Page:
There are more species of animals than any other group of organisms, so it is not surprising that fungi have come to form mutualistic relationships with many of them. These relationships are varied and involve several groups of animals. Even humans know the value of teaming up with fungi, and have done so for the making of bread, alcohol, antibiotics and many other products.
We focus here on two broad areas; the growing of fungi by animals as a source of food, and on the more intimate area of gut mutualisms. Both of these mutualisms involve familiar animals and both are highly developed relationships.
Animals cultivating fungi as food
The picture above shows a group of ants, aptly called leaf-cutting ants. These particular individuals were part of a group that had been out foraging in a Costa Rican tree in search of suitable leaves to be cut up and transported. You may have noticed that all of the ants carrying leaves are headed in the same direction, while another without a leaf is going against the traffic. One ant seems undecided; perhaps she dropped her leaf but, judging from her large head and jaws, she is more likely a soldier serving guard on the group. The ones carrying leaves are headed back to their colony where the leaves will be carefully inspected. Unsuitable leaves will be thrown out of the nest and the rest will be chewed up into a paste. The leaf paste is then added to a mass of previously chewed leaves. This mass is usually more or less spherical and may range in diameter from about a centimeter to the size of a tennis ball. The mycological interest lies in the fact that at the time the ball was formed the ants introduced a fungus to its surface and allowed it to grow. Eggs were then laid on the "garden" by the queen and the larvae hatching from these eggs fed exclusively on the fungus.
So why would these ants bother to cut leaves, carry them home, chew them up and inoculate them with a fungus when they could just as well eat the leaves themselves? The answer to this is not entirely clear, but this phenomenon may be related to the behaviour of other animals that eat dead plant debris and who purposely select pieces that have been colonized by fungal hyphae. It has been shown in experimental studies that fly larvae that eat leaf debris gain more weight if their food contains fungi than if it does not. Possibly fungal protein is more digestible by animals than plant protein. Many, if not most, leaves contain toxins that discourage animals from eating them. It has been suggested that fungi growing on fallen leaves detoxify them and leave them safe to eat. Perhaps the leaf-cutting ants are using the fungus for this purpose.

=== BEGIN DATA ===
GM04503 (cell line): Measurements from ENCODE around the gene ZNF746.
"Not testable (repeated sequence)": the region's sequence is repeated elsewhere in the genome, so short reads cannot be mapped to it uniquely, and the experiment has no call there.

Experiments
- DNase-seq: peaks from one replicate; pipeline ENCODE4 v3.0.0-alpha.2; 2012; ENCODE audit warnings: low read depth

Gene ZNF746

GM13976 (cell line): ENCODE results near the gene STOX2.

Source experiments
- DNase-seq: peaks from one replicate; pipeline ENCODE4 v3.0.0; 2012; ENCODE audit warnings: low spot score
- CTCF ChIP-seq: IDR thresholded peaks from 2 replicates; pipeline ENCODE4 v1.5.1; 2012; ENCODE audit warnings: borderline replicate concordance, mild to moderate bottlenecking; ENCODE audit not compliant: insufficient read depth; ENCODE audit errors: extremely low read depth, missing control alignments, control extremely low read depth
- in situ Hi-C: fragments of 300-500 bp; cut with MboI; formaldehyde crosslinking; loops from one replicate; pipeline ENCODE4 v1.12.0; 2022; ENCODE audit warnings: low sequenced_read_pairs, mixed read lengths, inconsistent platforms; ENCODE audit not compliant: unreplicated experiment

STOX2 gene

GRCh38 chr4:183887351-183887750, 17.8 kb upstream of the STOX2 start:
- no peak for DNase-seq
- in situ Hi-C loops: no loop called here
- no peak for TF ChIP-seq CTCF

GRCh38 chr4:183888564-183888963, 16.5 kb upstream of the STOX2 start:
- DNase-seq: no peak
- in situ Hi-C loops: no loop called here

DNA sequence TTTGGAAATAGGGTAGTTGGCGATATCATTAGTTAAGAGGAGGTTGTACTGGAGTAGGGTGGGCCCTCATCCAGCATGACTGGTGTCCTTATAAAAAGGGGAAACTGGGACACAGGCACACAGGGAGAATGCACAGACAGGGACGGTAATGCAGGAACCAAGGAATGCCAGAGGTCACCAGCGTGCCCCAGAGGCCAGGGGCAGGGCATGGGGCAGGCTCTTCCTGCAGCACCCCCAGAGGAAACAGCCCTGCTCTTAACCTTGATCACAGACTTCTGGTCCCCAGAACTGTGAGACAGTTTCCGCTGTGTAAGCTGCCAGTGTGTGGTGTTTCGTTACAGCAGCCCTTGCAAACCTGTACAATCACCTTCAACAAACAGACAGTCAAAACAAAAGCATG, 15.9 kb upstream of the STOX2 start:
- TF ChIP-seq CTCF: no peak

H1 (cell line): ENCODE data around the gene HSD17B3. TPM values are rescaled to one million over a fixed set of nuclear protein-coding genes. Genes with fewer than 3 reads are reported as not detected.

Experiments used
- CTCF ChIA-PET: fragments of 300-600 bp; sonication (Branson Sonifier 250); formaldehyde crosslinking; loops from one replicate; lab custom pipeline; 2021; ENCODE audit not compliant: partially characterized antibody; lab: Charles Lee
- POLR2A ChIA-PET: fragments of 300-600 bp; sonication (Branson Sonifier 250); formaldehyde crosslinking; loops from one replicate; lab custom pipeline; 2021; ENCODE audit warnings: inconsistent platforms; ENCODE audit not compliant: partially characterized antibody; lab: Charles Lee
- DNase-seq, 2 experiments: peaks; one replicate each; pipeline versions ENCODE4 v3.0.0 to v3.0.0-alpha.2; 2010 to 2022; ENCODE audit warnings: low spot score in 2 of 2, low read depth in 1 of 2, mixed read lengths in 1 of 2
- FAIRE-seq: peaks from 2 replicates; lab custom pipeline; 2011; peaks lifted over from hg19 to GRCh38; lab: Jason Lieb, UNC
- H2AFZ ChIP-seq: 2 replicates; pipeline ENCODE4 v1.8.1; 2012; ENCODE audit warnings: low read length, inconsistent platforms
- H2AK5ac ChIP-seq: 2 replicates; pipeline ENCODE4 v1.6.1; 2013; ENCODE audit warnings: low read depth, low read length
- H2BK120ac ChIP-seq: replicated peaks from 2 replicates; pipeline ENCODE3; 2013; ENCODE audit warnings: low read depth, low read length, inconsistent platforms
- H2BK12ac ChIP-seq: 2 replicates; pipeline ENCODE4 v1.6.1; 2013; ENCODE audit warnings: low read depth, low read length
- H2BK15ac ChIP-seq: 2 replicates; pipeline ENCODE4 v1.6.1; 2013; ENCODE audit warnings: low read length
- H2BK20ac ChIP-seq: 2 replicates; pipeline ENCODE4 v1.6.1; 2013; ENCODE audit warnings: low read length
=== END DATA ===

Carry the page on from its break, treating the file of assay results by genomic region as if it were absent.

Leaf-cutting ants are not the only animals to cultivate fungi. Certain groups of mound-building termites do exactly the same thing, using fungi related to those used by ants. A group of beetles called "ambosia beetles" burrow into the wood of freshly-fallen trees where they create extensive systems of tunnels. The beetles inoculate these with a specific fungus, the ambrosia, that they carry in special pockets called mycangia. They then lay eggs in the tunnels and the developing larvae feed exclusively on the ambrosia. Certain wood wasps do a similar thing.
The moose in this picture seem much too large to have any interest in fungi, but looks are deceiving. Moose are ruminants; that is, their digestive systems contain several large chambers that help them to deal efficiently with the mass of plant material they consume. This system of chambers contains the animal's food in a semi-liquid state in surprisingly large quantities. A large cow, not really any bigger than a moose, may have as much as 160 liters of food material in these chambers at one time. The rumen, the largest of the chambers, is in reality just a big fermentation tank. It contains, along with the semi-fluid suspension of chewed plant material, a mixture of microorganisms that are able to convert the otherwise indigestable cellulose of the plant material to a form the moose can use. Many microorganisms are involved in rumen mutualisms, including bacteria and certain "protozoa". Another important part of this microbial community is a group of fungi called chytrids (see the section on the Chytridiomycota for a closer look at this group), especially members of the genus Spizellomyces.
Many fungi take advantage of the mobility of animals to carry their spores long distances. In some cases the animal is lured in by a reward such as a sweet substance. If so, a simple type of spore transport moves into the realm of mutualism.